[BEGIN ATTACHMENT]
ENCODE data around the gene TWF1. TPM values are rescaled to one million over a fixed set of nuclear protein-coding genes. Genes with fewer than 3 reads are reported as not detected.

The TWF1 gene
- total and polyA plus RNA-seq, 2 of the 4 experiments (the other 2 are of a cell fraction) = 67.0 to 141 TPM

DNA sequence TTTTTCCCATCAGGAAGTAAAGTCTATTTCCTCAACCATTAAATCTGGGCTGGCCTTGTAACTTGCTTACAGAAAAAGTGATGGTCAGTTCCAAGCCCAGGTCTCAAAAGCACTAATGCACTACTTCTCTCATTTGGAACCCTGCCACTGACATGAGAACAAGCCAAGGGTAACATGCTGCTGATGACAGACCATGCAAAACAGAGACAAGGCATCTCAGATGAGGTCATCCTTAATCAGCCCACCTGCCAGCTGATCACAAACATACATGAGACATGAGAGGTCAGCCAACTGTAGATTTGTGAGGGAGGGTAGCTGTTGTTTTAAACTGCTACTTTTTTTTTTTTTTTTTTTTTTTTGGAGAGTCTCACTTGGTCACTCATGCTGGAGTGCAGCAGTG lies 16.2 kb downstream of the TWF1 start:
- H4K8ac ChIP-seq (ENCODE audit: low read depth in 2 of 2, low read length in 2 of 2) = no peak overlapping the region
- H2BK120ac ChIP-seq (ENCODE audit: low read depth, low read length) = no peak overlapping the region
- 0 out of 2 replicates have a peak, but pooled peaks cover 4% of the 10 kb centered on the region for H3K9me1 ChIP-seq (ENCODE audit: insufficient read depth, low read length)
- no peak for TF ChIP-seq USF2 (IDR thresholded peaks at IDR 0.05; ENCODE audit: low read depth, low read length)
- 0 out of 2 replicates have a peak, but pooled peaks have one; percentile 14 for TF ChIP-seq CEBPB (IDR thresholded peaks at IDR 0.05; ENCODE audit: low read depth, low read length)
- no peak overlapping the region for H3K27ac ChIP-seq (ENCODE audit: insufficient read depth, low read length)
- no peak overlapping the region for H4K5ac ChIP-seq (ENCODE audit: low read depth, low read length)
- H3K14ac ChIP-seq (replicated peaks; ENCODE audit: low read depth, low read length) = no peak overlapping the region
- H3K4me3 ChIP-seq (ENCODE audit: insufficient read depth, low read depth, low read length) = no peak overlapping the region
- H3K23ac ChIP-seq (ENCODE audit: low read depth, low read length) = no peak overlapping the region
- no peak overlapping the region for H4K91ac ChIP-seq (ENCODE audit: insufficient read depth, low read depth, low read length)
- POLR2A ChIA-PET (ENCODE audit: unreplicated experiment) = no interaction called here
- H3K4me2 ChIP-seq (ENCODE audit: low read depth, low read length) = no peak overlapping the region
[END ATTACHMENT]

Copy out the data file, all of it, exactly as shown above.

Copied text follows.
ENCODE data around the gene TWF1. TPM values are rescaled to one million over a fixed set of nuclear protein-coding genes. Genes with fewer than 3 reads are reported as not detected.

The TWF1 gene
- total and polyA plus RNA-seq, 2 of the 4 experiments (the other 2 are of a cell fraction) = 67.0 to 141 TPM

DNA sequence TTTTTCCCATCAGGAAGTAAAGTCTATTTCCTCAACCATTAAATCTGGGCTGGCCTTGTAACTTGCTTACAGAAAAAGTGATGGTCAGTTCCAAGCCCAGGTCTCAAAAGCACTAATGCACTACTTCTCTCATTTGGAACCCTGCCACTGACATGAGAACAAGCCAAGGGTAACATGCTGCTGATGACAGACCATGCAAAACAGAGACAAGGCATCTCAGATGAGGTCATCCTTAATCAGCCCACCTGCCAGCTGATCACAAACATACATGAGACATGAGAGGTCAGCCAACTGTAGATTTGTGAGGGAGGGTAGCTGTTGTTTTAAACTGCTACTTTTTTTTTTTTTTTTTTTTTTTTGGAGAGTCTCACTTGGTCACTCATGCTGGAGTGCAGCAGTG lies 16.2 kb downstream of the TWF1 start:
- H4K8ac ChIP-seq (ENCODE audit: low read depth in 2 of 2, low read length in 2 of 2) = no peak overlapping the region
- H2BK120ac ChIP-seq (ENCODE audit: low read depth, low read length) = no peak overlapping the region
- 0 out of 2 replicates have a peak, but pooled peaks cover 4% of the 10 kb centered on the region for H3K9me1 ChIP-seq (ENCODE audit: insufficient read depth, low read length)
- no peak for TF ChIP-seq USF2 (IDR thresholded peaks at IDR 0.05; ENCODE audit: low read depth, low read length)
- 0 out of 2 replicates have a peak, but pooled peaks have one; percentile 14 for TF ChIP-seq CEBPB (IDR thresholded peaks at IDR 0.05; ENCODE audit: low read depth, low read length)
- no peak overlapping the region for H3K27ac ChIP-seq (ENCODE audit: insufficient read depth, low read length)
- no peak overlapping the region for H4K5ac ChIP-seq (ENCODE audit: low read depth, low read length)
- H3K14ac ChIP-seq (replicated peaks; ENCODE audit: low read depth, low read length) = no peak overlapping the region
- H3K4me3 ChIP-seq (ENCODE audit: insufficient read depth, low read depth, low read length) = no peak overlapping the region
- H3K23ac ChIP-seq (ENCODE audit: low read depth, low read length) = no peak overlapping the region
- no peak overlapping the region for H4K91ac ChIP-seq (ENCODE audit: insufficient read depth, low read depth, low read length)
- POLR2A ChIA-PET (ENCODE audit: unreplicated experiment) = no interaction called here
- H3K4me2 ChIP-seq (ENCODE audit: low read depth, low read length) = no peak overlapping the region